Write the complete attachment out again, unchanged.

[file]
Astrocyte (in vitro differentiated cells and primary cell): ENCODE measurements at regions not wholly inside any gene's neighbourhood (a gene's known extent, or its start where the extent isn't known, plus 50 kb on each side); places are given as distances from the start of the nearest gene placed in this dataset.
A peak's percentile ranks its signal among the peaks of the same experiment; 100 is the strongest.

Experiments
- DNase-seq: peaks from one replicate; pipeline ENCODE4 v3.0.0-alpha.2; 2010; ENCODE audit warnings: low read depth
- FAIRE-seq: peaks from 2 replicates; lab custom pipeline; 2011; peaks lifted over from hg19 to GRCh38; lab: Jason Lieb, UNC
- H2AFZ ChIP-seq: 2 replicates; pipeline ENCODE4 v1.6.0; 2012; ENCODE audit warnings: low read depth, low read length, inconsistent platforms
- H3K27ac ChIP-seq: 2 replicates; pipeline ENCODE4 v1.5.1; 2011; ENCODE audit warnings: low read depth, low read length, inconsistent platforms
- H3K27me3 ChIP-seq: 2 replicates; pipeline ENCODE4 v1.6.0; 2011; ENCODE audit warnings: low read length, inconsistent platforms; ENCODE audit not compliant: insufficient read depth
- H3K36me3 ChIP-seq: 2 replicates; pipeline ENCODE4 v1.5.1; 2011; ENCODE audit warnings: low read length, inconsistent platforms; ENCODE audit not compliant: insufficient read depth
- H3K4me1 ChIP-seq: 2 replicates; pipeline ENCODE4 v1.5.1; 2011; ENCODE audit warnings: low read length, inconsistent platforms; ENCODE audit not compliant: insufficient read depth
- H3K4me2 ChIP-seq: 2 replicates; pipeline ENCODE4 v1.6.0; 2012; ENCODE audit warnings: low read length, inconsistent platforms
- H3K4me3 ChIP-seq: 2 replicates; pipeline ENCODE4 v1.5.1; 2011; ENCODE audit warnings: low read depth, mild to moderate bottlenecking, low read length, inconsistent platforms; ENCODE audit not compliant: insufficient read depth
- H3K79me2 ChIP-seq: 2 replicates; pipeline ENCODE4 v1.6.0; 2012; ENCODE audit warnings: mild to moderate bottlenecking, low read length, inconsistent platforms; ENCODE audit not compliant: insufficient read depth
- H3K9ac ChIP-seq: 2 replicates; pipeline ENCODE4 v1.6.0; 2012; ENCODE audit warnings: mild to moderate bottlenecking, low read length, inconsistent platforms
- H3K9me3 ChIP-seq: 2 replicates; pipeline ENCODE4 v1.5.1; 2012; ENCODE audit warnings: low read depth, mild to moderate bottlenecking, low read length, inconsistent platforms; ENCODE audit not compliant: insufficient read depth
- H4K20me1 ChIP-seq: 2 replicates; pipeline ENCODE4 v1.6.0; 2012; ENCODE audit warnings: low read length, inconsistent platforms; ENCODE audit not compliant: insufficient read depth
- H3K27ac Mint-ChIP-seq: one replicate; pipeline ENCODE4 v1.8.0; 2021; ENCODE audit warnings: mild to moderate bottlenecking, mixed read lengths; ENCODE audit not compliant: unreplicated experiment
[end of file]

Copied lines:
Astrocyte (in vitro differentiated cells and primary cell): ENCODE measurements at regions not wholly inside any gene's neighbourhood (a gene's known extent, or its start where the extent isn't known, plus 50 kb on each side); places are given as distances from the start of the nearest gene placed in this dataset.
A peak's percentile ranks its signal among the peaks of the same experiment; 100 is the strongest.

Experiments
- DNase-seq: peaks from one replicate; pipeline ENCODE4 v3.0.0-alpha.2; 2010; ENCODE audit warnings: low read depth
- FAIRE-seq: peaks from 2 replicates; lab custom pipeline; 2011; peaks lifted over from hg19 to GRCh38; lab: Jason Lieb, UNC
- H2AFZ ChIP-seq: 2 replicates; pipeline ENCODE4 v1.6.0; 2012; ENCODE audit warnings: low read depth, low read length, inconsistent platforms
- H3K27ac ChIP-seq: 2 replicates; pipeline ENCODE4 v1.5.1; 2011; ENCODE audit warnings: low read depth, low read length, inconsistent platforms
- H3K27me3 ChIP-seq: 2 replicates; pipeline ENCODE4 v1.6.0; 2011; ENCODE audit warnings: low read length, inconsistent platforms; ENCODE audit not compliant: insufficient read depth
- H3K36me3 ChIP-seq: 2 replicates; pipeline ENCODE4 v1.5.1; 2011; ENCODE audit warnings: low read length, inconsistent platforms; ENCODE audit not compliant: insufficient read depth
- H3K4me1 ChIP-seq: 2 replicates; pipeline ENCODE4 v1.5.1; 2011; ENCODE audit warnings: low read length, inconsistent platforms; ENCODE audit not compliant: insufficient read depth
- H3K4me2 ChIP-seq: 2 replicates; pipeline ENCODE4 v1.6.0; 2012; ENCODE audit warnings: low read length, inconsistent platforms
- H3K4me3 ChIP-seq: 2 replicates; pipeline ENCODE4 v1.5.1; 2011; ENCODE audit warnings: low read depth, mild to moderate bottlenecking, low read length, inconsistent platforms; ENCODE audit not compliant: insufficient read depth
- H3K79me2 ChIP-seq: 2 replicates; pipeline ENCODE4 v1.6.0; 2012; ENCODE audit warnings: mild to moderate bottlenecking, low read length, inconsistent platforms; ENCODE audit not compliant: insufficient read depth
- H3K9ac ChIP-seq: 2 replicates; pipeline ENCODE4 v1.6.0; 2012; ENCODE audit warnings: mild to moderate bottlenecking, low read length, inconsistent platforms
- H3K9me3 ChIP-seq: 2 replicates; pipeline ENCODE4 v1.5.1; 2012; ENCODE audit warnings: low read depth, mild to moderate bottlenecking, low read length, inconsistent platforms; ENCODE audit not compliant: insufficient read depth
- H4K20me1 ChIP-seq: 2 replicates; pipeline ENCODE4 v1.6.0; 2012; ENCODE audit warnings: low read length, inconsistent platforms; ENCODE audit not compliant: insufficient read depth
- H3K27ac Mint-ChIP-seq: one replicate; pipeline ENCODE4 v1.8.0; 2021; ENCODE audit warnings: mild to moderate bottlenecking, mixed read lengths; ENCODE audit not compliant: unreplicated experiment